I Want It NOW! Instant Gratification and the Opioid Crisis

Updated: Oct 15, 2020

Dopamine is known as the feel-good neurotransmitter and is one reason that we love instant gratification. Dopamine is a chemical that ferries information between neurons. The brain releases it when we eat food that we crave or while we have sex, contributing to feelings of pleasure and satisfaction as part of the reward system. This important neurochemical boosts mood, motivation, and attention, and helps regulate movement, learning, and emotional responses.
The Dopamine Neuropathway

The Crisis of Instant Gratification

Introduction by Megan Van Buren

In our modern world, we are groomed to value instant gratification over patience even if the wait can result in a better outcome. Services like Amazon Prime are culprits. We can buy something and have it delivered in just a few hours, all packaged up like a Christmas present. We get a dopamine rush just by getting that package even though it may be as trivial as getting toothbrush wrapped up in a bunch of wasteful packaging.  So, it is no surprise that people seek instant results for the treatment of their ailments. Think, for example, of the feeling of mourning the loss of a family member. The distress that comes with such a life event is one that takes month or years to heal. While one may resort to drinking alcohol or even using illicit or non-illicit drugs to ease their sorrows, let us pretend for a moment that no one does. Mourning is part of the healing process. It takes time. How we deal with pain probably should not be treated much different than the process of healing from a loss. Our bodies have gone through a traumatic experience whether that be an accident, injury, or an undetermined trigger. I do not want to be the bearer of bad news, nor do I particularly like to hear this myself, but suffering from pain and healing it, often needs time.  In a society that is driven by instant gratification or instant relief, instead of patience, we would rather pop a pill, even if it is only covering up our symptoms for a time, than go through the process that reaps long-term benefits. Even if the short-term results seem greater, in the end, the ramifications may result in negative consequences. What are some of the consequences? Well, according to the CDC,...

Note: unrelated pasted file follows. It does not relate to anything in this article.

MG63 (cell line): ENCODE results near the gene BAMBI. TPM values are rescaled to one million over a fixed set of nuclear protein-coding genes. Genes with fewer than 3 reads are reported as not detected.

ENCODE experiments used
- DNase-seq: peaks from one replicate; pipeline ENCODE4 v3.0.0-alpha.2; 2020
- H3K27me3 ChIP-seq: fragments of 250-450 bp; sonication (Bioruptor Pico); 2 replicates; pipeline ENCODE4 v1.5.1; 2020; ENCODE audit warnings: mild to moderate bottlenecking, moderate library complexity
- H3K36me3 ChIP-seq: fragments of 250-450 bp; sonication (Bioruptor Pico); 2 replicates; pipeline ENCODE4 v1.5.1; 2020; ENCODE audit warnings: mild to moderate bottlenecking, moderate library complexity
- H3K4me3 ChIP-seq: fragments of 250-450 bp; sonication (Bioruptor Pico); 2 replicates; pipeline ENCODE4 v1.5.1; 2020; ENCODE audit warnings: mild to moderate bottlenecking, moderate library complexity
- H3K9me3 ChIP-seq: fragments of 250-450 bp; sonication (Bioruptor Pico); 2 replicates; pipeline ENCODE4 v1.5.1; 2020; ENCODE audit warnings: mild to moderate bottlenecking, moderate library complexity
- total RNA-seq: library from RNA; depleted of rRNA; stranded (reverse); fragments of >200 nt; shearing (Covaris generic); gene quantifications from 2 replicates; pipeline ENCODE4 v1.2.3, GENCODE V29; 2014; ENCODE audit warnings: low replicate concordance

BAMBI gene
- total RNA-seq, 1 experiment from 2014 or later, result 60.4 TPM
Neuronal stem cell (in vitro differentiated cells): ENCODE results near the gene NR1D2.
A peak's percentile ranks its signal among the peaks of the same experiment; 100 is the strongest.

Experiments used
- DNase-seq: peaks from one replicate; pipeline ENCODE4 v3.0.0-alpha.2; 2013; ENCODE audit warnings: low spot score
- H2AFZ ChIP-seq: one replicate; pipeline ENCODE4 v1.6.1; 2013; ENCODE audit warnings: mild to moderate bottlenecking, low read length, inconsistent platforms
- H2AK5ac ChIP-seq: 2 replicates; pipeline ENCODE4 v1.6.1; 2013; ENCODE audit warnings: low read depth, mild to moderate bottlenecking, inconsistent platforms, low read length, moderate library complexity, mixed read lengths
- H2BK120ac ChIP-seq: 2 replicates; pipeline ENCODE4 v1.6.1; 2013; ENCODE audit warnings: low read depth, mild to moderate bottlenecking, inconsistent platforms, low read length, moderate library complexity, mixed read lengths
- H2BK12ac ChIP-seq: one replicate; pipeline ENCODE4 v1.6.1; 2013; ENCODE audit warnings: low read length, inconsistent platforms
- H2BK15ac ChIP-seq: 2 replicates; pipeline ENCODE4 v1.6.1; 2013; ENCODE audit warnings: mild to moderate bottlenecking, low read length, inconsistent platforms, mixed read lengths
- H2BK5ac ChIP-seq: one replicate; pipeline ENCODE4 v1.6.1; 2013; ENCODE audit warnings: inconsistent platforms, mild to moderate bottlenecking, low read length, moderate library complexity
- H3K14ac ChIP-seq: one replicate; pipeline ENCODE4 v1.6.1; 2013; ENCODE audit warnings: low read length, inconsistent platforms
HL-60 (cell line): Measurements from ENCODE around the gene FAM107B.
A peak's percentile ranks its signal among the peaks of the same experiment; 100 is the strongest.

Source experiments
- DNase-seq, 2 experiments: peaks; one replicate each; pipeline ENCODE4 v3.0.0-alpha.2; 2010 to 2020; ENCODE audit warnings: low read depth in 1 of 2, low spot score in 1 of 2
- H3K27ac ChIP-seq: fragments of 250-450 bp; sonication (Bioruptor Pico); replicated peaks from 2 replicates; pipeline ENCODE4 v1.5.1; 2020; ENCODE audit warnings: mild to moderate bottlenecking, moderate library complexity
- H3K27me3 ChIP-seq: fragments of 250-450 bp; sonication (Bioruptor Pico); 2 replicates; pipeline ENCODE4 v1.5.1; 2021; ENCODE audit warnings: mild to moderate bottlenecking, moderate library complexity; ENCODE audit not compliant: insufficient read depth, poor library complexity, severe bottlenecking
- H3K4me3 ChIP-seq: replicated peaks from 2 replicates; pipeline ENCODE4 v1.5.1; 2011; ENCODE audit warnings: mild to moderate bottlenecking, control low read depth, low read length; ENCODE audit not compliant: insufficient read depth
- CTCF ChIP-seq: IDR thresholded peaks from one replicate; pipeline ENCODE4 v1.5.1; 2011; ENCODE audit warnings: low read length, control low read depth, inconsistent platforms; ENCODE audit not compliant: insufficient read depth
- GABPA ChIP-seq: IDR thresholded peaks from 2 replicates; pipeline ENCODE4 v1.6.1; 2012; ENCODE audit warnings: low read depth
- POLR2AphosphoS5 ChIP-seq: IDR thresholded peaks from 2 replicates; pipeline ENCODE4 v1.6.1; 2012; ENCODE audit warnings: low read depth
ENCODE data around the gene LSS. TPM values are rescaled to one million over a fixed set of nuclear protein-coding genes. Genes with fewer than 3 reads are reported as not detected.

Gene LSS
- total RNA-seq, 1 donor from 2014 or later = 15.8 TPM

Fast Facts on the Opioid Crisis

In 2017, 68% of the 70,237 U.S. drug overdose deaths involved an opioid.

From 1999–2018, almost 450,000 people died from an overdose involving any opioid, including prescription and illicit opioids.

Since 2013, there has been a significant increase in overdoses involving synthetic opioids such as fentanyl.

Illicitly manufactured opioids can contain dangerous combinations with heroin, cocaine and other unknown substances.

In 11% of U.S. counties, enough opioid prescriptions were dispensed for every person to have one.

The overall opioid prescribing rate in 2018 was 51.4 prescriptions per 100 people, some counties had rates that were six times higher than that.

What is an Opioid?

Opioids are a class of drugs that interact with opioid receptors in the brain and the body.

Methadone, Vicodin, Heroin, Codeine, Percocet, Oxycodone, Tramadol
Names and Nicknames for some opiod-containing drugs

The body also naturally produces opioids such as endorphins, but research has found that drugs activate these receptors in the body differently and more widespread than naturally occurring opioids do. Miriam Stoeber, PhD, worked in the UCSF laboratory studying how both synthetic opioids and naturally occurring “endogenous” opioids activate opioid receptors. She states that “Drugs, which we generally thought of as mimics of endogenous opioids, actually produce different effects by activating receptors in a place that natural molecules cannot access.

This is why opioids can be dangerous if misused and misprescribed. Research in the recent years has proved that opioids should not necessarily be a first-line treatment for pain due to its unknown and uncontrollable side effects.

The most commonly prescribed opioids that you have probably heard of are oxycodone aka Oxy or OxyContin, hydrocodone aka Vicodin and oxycodone-acetaminophen aka Percocet. Heroin is an illicit opioid made from morphine.

References and Further Information

Opioid Crisis Facts: https://www.cdc.gov/drugoverdose/epidemic/index.html

Opioids Defined: https://www.drugabuse.gov/drug-topics/opioids

How OpioidsActivate Receptors: https://www.nih.gov/news-events/nih-research-matters/how-opioid-drugs-activate-receptors

Natural Opioids Affect Brain Cells Differently: https://www.ucsf.edu/news/2018/05/410376/bodys-natural-opioids-affect-brain-cells-much-differently-morphine

Practice Guidelines for Treating Opioid Overdoses: https://www.asam.org/docs/default-source/practice-support/guidelines-and-consensus-docs/asam-national-practice-guideline-supplement.pdf

Physical Therapist's Role in the Opioid Crisis: https://www.choosept.com/resources/detail/7-staggering-statistics-about-america-s-opioid-epi

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